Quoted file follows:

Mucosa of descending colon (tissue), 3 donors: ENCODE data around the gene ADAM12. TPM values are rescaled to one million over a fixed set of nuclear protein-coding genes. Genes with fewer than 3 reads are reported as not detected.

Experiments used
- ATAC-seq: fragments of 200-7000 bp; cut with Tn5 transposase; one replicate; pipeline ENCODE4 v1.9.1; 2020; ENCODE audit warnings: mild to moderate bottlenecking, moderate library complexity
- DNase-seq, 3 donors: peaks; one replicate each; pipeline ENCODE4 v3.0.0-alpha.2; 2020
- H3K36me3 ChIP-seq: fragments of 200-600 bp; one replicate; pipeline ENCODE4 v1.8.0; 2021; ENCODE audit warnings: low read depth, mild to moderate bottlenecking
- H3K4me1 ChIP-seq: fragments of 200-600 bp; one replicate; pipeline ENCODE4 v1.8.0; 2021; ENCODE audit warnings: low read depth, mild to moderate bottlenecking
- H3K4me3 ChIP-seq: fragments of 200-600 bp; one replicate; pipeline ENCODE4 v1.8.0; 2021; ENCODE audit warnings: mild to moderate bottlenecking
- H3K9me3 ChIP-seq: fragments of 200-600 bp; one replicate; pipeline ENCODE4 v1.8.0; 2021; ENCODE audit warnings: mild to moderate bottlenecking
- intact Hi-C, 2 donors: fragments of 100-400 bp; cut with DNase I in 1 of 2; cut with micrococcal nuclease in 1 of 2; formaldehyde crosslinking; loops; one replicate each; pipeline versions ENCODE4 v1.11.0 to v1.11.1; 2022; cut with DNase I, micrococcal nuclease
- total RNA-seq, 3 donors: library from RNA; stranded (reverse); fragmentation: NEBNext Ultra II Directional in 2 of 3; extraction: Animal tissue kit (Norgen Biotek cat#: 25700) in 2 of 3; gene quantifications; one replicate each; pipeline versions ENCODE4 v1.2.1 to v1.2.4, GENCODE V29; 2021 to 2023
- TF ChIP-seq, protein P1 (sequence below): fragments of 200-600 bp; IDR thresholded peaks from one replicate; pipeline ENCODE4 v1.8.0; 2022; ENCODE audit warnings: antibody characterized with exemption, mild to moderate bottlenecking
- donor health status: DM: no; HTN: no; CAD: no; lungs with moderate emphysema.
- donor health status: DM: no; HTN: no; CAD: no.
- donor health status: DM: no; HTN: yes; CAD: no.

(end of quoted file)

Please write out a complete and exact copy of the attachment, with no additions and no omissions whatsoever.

Mucosa of descending colon (tissue), 3 donors: ENCODE data around the gene ADAM12. TPM values are rescaled to one million over a fixed set of nuclear protein-coding genes. Genes with fewer than 3 reads are reported as not detected.

Experiments used
- ATAC-seq: fragments of 200-7000 bp; cut with Tn5 transposase; one replicate; pipeline ENCODE4 v1.9.1; 2020; ENCODE audit warnings: mild to moderate bottlenecking, moderate library complexity
- DNase-seq, 3 donors: peaks; one replicate each; pipeline ENCODE4 v3.0.0-alpha.2; 2020
- H3K36me3 ChIP-seq: fragments of 200-600 bp; one replicate; pipeline ENCODE4 v1.8.0; 2021; ENCODE audit warnings: low read depth, mild to moderate bottlenecking
- H3K4me1 ChIP-seq: fragments of 200-600 bp; one replicate; pipeline ENCODE4 v1.8.0; 2021; ENCODE audit warnings: low read depth, mild to moderate bottlenecking
- H3K4me3 ChIP-seq: fragments of 200-600 bp; one replicate; pipeline ENCODE4 v1.8.0; 2021; ENCODE audit warnings: mild to moderate bottlenecking
- H3K9me3 ChIP-seq: fragments of 200-600 bp; one replicate; pipeline ENCODE4 v1.8.0; 2021; ENCODE audit warnings: mild to moderate bottlenecking
- intact Hi-C, 2 donors: fragments of 100-400 bp; cut with DNase I in 1 of 2; cut with micrococcal nuclease in 1 of 2; formaldehyde crosslinking; loops; one replicate each; pipeline versions ENCODE4 v1.11.0 to v1.11.1; 2022; cut with DNase I, micrococcal nuclease
- total RNA-seq, 3 donors: library from RNA; stranded (reverse); fragmentation: NEBNext Ultra II Directional in 2 of 3; extraction: Animal tissue kit (Norgen Biotek cat#: 25700) in 2 of 3; gene quantifications; one replicate each; pipeline versions ENCODE4 v1.2.1 to v1.2.4, GENCODE V29; 2021 to 2023
- TF ChIP-seq, protein P1 (sequence below): fragments of 200-600 bp; IDR thresholded peaks from one replicate; pipeline ENCODE4 v1.8.0; 2022; ENCODE audit warnings: antibody characterized with exemption, mild to moderate bottlenecking
- donor health status: DM: no; HTN: no; CAD: no; lungs with moderate emphysema.
- donor health status: DM: no; HTN: no; CAD: no.
- donor health status: DM: no; HTN: yes; CAD: no.